ip nat outside
Overlapping IP address ranges in your own LAN and the local area network of the organization you’re partnering with is a common issue that network administrators are faced with in their daily jobs. The textbook solution for this issue is NAT.
Let us skip the explanations of how to do basic configurations for dynamic and static NAT scenarios that you use when you need to hide your internal IP address behind a public IP address in order to get access to outside resources (dynamic NAT), or allow internal resources to be available from the outside world (static NAT). You can find tutorials for these types of configurations in the “Basic Configuration of Cisco Router” and “Basic Configuration of Cisco ASA” articles, as well as the “Using NAT” article.
Destination address substitution
Let us look at an example, in which we need to create a special fictional dummy IP address, that is used to impersonate the real IP address that overlaps with something in your network, and redirects the traffic towards the real destination.
10.0.0.5 – the actual IP address of the server that you need to gain access to
184.108.40.206 – dummy IP address, that will redirect the user’s traffic to 10.0.0.5
In order to implement this scenario, you need to configure the router’s interfaces to be recognized as either inside or outside network using the following commands:
interface FastEthernet X
ip nat inside
interface FastEthernet Y
ip nat outside
After you’ve done that, enter the command:
ip nat outside source static 10.0.0.5 220.127.116.11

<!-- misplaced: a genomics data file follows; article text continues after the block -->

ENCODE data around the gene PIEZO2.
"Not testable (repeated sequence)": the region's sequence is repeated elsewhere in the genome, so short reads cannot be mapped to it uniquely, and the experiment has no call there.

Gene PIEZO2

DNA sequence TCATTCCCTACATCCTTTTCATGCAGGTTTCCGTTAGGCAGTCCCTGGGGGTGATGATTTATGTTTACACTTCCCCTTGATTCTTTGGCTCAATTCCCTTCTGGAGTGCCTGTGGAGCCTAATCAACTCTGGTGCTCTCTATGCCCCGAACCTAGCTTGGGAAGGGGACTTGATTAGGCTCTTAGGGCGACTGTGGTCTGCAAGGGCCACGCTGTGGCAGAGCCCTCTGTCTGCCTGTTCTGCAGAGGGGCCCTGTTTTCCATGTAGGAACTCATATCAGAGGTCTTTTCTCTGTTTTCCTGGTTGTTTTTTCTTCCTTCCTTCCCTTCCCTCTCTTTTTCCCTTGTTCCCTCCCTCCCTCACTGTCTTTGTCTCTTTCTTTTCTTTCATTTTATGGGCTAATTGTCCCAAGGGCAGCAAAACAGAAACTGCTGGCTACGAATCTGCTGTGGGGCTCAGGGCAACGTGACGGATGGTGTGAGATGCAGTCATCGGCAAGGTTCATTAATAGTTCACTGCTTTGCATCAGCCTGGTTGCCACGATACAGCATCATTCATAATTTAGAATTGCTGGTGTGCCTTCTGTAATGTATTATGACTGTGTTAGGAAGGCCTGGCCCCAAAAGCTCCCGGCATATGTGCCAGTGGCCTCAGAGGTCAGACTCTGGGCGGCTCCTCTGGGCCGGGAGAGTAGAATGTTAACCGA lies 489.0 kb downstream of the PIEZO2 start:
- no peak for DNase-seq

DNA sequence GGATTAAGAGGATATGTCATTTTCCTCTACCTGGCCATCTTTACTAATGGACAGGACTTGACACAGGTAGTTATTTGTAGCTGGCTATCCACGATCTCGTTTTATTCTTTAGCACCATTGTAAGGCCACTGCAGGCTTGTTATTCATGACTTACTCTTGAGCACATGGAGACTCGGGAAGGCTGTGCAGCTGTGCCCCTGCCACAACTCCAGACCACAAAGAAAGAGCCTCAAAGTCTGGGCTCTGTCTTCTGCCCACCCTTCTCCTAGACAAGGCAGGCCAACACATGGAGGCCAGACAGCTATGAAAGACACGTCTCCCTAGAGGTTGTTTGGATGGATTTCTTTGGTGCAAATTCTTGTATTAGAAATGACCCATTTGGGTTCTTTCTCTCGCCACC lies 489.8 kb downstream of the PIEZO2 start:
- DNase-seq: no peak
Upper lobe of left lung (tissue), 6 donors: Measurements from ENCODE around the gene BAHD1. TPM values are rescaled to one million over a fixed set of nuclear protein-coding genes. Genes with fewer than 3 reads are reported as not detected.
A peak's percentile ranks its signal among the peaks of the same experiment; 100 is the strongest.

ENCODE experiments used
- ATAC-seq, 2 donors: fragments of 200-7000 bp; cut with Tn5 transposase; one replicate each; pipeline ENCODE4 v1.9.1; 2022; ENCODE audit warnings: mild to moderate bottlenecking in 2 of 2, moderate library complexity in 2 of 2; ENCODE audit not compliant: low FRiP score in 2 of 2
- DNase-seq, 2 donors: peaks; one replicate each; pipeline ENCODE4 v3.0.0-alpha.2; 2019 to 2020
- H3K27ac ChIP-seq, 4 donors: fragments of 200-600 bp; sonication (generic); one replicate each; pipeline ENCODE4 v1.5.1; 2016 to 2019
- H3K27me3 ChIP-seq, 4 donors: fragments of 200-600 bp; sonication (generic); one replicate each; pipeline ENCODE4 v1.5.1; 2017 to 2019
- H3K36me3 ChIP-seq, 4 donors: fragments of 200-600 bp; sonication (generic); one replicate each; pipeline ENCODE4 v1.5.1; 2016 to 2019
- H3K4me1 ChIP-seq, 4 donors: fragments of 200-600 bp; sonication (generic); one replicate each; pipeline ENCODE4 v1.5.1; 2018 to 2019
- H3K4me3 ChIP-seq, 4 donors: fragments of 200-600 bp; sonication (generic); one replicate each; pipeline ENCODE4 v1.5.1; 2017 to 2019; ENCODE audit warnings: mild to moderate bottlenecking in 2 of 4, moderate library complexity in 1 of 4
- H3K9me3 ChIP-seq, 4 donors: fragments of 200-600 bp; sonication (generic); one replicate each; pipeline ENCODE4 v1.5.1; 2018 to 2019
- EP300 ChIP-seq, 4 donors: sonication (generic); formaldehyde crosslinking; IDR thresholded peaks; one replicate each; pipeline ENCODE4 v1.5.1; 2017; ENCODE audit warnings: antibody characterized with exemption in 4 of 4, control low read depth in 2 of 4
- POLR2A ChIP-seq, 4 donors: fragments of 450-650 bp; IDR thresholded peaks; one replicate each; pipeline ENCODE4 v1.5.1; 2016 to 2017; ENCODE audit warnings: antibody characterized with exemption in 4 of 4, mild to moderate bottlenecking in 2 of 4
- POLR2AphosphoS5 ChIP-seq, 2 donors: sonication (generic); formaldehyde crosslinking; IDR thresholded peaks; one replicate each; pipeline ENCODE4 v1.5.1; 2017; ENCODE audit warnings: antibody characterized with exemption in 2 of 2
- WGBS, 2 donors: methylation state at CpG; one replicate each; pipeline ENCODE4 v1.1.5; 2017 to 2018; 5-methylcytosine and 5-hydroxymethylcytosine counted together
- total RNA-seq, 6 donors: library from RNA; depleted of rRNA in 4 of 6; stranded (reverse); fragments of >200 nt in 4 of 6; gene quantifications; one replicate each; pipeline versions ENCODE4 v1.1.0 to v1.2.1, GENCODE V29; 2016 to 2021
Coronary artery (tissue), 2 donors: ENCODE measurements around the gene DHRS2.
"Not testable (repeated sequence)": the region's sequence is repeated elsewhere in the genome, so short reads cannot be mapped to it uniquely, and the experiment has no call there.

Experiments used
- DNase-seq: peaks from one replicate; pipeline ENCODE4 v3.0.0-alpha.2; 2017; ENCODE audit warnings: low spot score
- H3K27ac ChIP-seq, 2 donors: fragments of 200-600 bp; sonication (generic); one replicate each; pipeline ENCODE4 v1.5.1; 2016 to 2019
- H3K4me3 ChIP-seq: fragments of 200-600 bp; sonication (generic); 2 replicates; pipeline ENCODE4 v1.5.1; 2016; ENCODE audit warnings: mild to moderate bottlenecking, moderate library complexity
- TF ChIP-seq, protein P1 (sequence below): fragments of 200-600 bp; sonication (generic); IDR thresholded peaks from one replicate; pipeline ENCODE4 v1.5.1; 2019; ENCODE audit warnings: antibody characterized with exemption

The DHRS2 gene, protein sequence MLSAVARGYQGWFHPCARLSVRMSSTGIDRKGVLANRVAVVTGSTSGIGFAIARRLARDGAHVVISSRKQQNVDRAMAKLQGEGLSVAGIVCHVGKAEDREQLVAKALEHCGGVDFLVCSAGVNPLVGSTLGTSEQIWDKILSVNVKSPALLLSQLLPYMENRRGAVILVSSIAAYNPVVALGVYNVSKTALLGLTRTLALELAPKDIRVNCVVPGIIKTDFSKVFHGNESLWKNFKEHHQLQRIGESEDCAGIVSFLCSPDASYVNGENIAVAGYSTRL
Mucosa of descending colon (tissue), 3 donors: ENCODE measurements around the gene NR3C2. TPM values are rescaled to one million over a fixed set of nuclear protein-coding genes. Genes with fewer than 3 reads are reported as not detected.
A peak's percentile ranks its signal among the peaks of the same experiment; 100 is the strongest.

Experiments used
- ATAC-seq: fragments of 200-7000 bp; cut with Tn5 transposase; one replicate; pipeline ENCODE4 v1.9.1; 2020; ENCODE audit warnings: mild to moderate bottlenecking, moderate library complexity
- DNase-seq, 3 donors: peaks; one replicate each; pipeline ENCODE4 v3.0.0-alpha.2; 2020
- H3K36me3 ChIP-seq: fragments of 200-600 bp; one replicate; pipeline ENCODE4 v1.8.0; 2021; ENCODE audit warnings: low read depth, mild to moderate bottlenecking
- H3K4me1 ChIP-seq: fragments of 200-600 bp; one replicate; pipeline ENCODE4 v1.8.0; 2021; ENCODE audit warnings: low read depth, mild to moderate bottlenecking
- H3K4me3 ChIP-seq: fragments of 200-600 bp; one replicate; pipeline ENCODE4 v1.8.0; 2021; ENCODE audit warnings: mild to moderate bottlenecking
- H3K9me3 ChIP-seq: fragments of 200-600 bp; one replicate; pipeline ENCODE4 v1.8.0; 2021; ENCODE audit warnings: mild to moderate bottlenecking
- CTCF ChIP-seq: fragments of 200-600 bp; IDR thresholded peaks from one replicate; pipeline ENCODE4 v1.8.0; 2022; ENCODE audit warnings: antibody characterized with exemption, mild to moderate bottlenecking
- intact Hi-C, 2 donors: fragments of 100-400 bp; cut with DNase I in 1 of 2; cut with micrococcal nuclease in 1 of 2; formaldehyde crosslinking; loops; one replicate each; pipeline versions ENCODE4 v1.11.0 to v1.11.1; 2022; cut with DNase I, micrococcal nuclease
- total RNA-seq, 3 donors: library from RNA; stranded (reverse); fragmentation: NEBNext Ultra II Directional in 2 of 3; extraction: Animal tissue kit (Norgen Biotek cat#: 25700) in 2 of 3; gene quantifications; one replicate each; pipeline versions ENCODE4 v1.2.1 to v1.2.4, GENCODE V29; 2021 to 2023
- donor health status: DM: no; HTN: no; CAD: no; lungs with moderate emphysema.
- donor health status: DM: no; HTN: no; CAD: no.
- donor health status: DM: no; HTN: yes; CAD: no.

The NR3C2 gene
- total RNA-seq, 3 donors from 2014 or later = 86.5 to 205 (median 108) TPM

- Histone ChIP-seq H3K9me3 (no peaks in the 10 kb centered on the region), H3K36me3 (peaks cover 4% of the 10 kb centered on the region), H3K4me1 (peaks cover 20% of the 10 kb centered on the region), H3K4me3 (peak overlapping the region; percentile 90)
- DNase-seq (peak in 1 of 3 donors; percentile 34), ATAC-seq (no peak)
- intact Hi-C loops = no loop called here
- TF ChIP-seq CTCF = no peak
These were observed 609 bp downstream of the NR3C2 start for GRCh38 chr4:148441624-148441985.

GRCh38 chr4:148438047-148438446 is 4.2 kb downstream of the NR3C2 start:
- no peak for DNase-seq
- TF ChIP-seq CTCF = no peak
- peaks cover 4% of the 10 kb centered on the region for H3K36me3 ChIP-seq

After creating that NAT rule, you must add a static route for the dummy IP address, directing traffic towards the real server.
A) If the server is located on a network directly connected to one of the router’s interfaces, then use the server’s real IP address as the next hop:
ip route 18.104.22.168 255.255.255.255 10.0.0.5
B) If the server is located farther in the network behind some other router, use that devices IP address as the next hop (x.x.x.x):
ip route 22.214.171.124 255.255.255.255 x.x.x.x
Use the command sh ip nat translations in order to check the active translation rules for your IP addresses. Your output should look similar to this:
R-DELTACONFIG-1#sh ip nat translations
Pro Inside global Inside local Outside local Outside global
--- --- --- 126.96.36.199 10.0.0.5
--- --- --- 188.8.131.52 10.0.0.6
icmp 192.168.10.10:19662 192.168.10.10:19662 184.108.40.206:19662 10.0.0.5:19662
Substituting source and destination IP addresses at the same time
The scenario described above does not limit you from using “regular” NAT along with it. If you need to hide the real IP address of your workstation behind some “outside” IP, you will have to create the regular translation rules, like you use for dynamic NAT, for example.
Let’s say the real IP address of our workstation is 192.168.10.5 (source IP), and it needs to be hidden behind a dummy IP address of 220.127.116.11
Add the configuration lines for dynamic source address translation:
ip access-list extended ACL_NAT
permit ip host 192.168.10.5 any
ip nat pool NAT 18.104.22.168 22.214.171.124 netmask 255.255.255.0
ip nat inside source list ACL_NAT pool NAT
As a result of this configuration, the original packet from source IP 192.168.10.5 of our workstation destined for 126.96.36.199 will be converted into a packet with source 188.8.131.52 and destination 10.0.0.5 as it traverses our router.
Don’t forget to check the routes on all your network devices if you encounter problems with this configuration. All of your devices need to “know” not only the routes to your real IP addresses, but to the dummy ones, as well.
Don’t forget to save your configuration changes on all your devices with the command write or copy run start. Otherwise you will lose all your changes after the next reload.